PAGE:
Tanveer Naseer

Leadership Coach, Speaker, and Writer

7 Ways To Improve Your Work Culture Through Experimentation

A marketing firm CEO shares 6 tips from his company's experience on using experimentation to improve organizational culture.

The following is a guest piece by CEO Matt Rizzetta.

As our business has scaled, one thing that we’ve carried with us each step of the way has been a commitment to experimentation in the workplace. Some of our best ideas and biggest cultural differentiators were borne from experiments we created.

Make no mistake about it. While I’m incredibly proud of the culture of experimentation that we’ve cultivated through the years, it’s come at a steep price. Lots of time, commitment, sleepless nights and many painful lessons along the way as experiments have been developed, implemented and scrutinized at every step of the test lab.

If you’re a business leader looking to inject a dose of experimentation to improve your culture, here are seven tips to keep in mind:

1. Find the Right Rhythm and Balance in Your Symphony
Think about experimentation in your workplace as if it were a symphony. You need to find the right mixture of instruments in order to create the perfect piece. Rhythm and balance are key.

Create experimental initiatives that are customized to the structure of your org chart and the various roles and functions within your company. In our case, this means individuals, teams, and company-wide initiatives.

All of our experiments are geared toward one of these buckets, with balance and parity being spread across each. In addition to the org chart, use your experiments to find the right balance between performance and attitude.

All experiments cannot be performance-based, otherwise you risk sending the wrong message to employees. There needs to be an attitude and values element attached if you are going to get the most impact from these experiments on your culture.

2. Look Outside Your Industry
Remember that experimentation is fueled by creativity and intelligent risk taking. The best places to find this is usually from outside your industry, and from innovators that have nothing to do with your business at all.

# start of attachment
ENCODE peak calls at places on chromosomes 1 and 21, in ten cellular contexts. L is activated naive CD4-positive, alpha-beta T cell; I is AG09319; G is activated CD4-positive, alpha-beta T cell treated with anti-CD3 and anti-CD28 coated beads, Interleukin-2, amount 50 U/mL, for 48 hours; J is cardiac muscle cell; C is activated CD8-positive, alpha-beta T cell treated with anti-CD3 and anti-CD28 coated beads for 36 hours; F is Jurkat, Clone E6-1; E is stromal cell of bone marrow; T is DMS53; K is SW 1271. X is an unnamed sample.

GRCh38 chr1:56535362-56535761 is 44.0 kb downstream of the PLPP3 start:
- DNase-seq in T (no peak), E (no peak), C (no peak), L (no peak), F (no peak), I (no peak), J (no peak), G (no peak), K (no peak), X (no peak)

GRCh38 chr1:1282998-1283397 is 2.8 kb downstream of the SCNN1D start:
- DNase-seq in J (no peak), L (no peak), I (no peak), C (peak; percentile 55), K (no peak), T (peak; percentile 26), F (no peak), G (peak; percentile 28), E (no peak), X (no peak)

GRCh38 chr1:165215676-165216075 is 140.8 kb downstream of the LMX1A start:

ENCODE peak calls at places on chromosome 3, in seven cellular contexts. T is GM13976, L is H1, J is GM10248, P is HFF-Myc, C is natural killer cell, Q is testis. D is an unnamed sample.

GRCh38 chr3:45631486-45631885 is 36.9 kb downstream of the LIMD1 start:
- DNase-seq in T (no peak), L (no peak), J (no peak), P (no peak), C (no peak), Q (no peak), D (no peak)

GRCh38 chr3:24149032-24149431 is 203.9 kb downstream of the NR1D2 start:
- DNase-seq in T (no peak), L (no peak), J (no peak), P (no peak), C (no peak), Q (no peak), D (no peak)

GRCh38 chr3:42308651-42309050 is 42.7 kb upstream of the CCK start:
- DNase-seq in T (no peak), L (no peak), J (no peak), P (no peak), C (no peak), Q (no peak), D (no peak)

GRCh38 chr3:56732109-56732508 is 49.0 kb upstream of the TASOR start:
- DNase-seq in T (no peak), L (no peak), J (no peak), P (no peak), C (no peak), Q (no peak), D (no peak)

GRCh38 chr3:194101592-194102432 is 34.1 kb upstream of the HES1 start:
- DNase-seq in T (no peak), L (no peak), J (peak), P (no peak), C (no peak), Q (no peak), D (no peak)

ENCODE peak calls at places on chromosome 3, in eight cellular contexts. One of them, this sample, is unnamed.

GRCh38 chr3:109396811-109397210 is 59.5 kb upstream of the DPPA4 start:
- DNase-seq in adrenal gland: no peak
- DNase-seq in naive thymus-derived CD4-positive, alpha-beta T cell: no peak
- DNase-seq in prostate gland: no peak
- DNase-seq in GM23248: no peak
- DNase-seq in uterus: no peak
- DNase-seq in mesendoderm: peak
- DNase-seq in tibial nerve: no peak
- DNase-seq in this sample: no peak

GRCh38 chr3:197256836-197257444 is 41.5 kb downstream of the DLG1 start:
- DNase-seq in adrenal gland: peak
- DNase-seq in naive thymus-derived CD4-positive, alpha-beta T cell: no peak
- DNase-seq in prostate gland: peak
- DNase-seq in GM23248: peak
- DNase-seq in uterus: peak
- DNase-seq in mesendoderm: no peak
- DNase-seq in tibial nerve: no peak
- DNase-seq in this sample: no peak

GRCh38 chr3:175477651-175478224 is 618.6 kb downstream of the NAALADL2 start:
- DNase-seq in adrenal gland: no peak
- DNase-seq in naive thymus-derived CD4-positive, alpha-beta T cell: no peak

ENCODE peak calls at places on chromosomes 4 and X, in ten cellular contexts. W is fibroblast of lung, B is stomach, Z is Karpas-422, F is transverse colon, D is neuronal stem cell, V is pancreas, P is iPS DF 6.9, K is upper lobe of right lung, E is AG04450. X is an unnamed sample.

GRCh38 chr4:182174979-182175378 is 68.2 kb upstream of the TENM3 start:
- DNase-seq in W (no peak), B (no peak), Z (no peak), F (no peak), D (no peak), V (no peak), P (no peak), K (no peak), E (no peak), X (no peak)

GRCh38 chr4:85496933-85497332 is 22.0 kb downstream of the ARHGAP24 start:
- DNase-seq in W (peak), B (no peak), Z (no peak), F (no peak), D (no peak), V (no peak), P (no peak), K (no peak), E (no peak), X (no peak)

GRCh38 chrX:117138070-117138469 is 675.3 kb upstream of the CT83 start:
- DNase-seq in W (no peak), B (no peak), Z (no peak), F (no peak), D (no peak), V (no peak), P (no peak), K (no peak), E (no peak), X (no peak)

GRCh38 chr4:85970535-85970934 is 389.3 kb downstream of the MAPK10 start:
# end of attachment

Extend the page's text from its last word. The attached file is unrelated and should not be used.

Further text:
Our best experiments as a company have come when we’ve looked at aspirational brands from other industries, studied their playbooks and then put our own experimental twist on something that they’ve done to make them successful.

Some of our most effective service initiatives were conceived thanks to innovative ideas we saw from leaders of other industries, and then we made alterations in order to make them unique to our own culture and identity.

Case in point, a long time ago when we were trying to come up with an experiment that would improve our responsiveness we studied Nordstrom, a brand that has a top notch reputation when it comes to lightning quick response time. We looked at various practices that Nordstrom implemented in order to create a culture of rapid response.

From these studies, our “6 Minute Response” experiment was borne. This was an experiment that was based on something Nordstrom had created, but with our own unique twist to make it specific to our culture.

Years later, this has become an important part of the fabric and nature of our customer service culture, and something that staff, customers and our partner network have gotten behind. It all started by looking outside of our line of work and then putting our own twist on it.

3. Sensical Experimentation is Key
When coming up with experiments, use the boundaries of common sense and your core company values to guide you. Ask yourself the following question; “does this experiment reflect the values of our company culture?”

Many times over the years I’ve had ideas that I thought would make for fascinating and motivational experiments that I wanted to test out on our company. However, when I took a step back and asked myself it the experiments stayed true to our company culture and values, the answer was no.

Remember, you need to be able to justify experiments with some sort of logical reasoning as to why they make sense for your culture. Experimentation for the sake of experimentation is not the answer.

4. Don’t Try to Fit Square Pegs in Round Holes
It’s great to test out new experiments that revolve around people and personnel in your organization. Testing out new team structures, creating unorthodox client service exercises, developing buddy systems that match up senior and junior staff that aren’t used to working with each other. All of these experimental initiatives can keep things fresh in the workplace, create a stimulating service environment for your people, and break up the monotony of the daily grind.